Election Misconduct in the Second Degree in Iowa, sometimes informally called voter fraud, is the crime defined by Iowa Code Section 39A.3 as follows:
1. A person commits the crime of election misconduct in the second degree if the person willfully commits any of the following acts:
a.Interference with validity of election.
(1) Possesses an official ballot outside of the voting room unless the person is an election official or other person authorized by law to possess such a ballot.
(2) Makes or possesses a counterfeit of an official election ballot.
(3) Solicits or encourages a person to vote in an election knowing that person is not qualified to vote in the election.
(4) Files a challenge containing false information under section 48A.14 or 49.79.
b.Actions by election official.As an election official:
(1) Refuses to register a person who is entitled to register to vote under chapter 48A.
(2) Accepts a fee from an applicant applying for registration.
(3) While the polls are open, opens a ballot received from a voter, except as permitted by law.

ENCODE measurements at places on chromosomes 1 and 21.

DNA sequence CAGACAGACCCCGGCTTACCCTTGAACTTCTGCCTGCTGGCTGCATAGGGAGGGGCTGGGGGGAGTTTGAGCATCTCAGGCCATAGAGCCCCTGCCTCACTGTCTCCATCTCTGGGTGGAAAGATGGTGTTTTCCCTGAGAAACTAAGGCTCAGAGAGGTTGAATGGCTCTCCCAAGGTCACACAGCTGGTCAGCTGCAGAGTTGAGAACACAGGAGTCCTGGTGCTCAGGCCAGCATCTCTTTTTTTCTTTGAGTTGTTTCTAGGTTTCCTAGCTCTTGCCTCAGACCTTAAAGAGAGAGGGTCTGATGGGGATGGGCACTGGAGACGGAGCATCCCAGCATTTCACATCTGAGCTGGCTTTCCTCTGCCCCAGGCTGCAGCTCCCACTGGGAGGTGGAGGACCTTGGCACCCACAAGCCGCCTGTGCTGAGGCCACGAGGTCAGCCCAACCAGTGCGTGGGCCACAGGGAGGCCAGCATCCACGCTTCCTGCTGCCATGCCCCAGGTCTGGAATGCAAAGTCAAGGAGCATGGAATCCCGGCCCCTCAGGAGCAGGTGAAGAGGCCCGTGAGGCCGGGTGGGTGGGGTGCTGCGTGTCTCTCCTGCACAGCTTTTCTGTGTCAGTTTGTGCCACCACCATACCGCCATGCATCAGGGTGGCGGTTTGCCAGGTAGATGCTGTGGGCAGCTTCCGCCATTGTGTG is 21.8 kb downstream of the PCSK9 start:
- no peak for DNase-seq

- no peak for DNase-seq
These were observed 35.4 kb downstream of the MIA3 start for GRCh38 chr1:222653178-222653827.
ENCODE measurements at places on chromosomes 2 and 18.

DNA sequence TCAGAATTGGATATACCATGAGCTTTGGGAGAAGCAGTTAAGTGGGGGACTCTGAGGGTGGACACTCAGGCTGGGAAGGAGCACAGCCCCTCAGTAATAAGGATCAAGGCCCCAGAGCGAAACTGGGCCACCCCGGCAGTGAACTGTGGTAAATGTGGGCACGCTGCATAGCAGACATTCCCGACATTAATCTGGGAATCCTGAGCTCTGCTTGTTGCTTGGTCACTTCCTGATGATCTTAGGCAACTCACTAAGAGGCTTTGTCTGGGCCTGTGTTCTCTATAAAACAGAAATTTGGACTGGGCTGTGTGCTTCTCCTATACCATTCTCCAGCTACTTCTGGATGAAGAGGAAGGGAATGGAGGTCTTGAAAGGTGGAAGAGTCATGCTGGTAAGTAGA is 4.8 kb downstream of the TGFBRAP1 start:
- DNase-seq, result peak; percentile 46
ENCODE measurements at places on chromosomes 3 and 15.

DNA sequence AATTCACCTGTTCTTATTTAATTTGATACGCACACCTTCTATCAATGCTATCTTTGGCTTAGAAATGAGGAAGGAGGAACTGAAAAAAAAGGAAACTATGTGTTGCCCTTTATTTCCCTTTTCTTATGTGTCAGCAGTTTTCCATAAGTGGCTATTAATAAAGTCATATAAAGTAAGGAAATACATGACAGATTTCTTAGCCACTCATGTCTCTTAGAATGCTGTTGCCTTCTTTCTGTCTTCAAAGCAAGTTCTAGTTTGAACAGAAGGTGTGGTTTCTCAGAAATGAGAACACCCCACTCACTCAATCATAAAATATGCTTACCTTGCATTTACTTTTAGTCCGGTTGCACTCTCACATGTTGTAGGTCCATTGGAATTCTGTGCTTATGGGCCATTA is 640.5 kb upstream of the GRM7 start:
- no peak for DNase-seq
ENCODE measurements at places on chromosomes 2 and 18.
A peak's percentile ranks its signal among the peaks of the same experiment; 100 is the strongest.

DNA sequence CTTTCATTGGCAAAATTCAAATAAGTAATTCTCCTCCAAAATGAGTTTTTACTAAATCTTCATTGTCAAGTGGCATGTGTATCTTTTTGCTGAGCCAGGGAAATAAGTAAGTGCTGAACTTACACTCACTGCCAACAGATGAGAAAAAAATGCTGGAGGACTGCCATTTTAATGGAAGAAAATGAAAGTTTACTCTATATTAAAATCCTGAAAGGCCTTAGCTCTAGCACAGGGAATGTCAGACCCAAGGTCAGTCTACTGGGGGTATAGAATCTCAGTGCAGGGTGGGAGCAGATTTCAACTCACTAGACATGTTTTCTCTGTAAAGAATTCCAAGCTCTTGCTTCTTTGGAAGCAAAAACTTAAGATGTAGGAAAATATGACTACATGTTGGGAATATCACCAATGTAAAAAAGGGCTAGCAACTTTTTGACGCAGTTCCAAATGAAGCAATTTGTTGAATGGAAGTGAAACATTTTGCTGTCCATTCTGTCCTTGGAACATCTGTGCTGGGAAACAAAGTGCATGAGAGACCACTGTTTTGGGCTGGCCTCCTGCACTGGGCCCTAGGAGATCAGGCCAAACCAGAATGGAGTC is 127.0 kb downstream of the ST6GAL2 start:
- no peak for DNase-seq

(4) Marks a ballot by folding or otherwise so as to be able to recognize it.
(5) Attempts to learn how a voter marked a ballot.
(6) Causes a voter to cast a vote contrary to the voter’s intention.
(7) Changes a ballot, or in any way causes a vote to be recorded contrary to the intention of the person casting that vote.
(8) Allows a person to do any of the acts proscribed by subparagraphs (1) through (7).
2. Election misconduct in the second degree is an aggravated misdemeanor.
A conviction for Election Misconduct in the Second Degree carries up to a 2 year prison sentence in Iowa. As an attorney with experience handling Election Misconduct in Iowa, I know that the outcome of the case is of great importance to the client. That is especially true when the person accused of Election Misconduct is not a US citizen, since a conviction for Election Misconduct in Iowa can result in deportation.
A person who is accused of Election Misconduct often did not know that they were voting improperly or otherwise breaking the law. Such facts can be useful in defending against the charge, but do not in and of themselves make the case go away.
Those who are accused of Election Misconduct are well advised to exercise their right to remain silent, and seek a lawyer at once.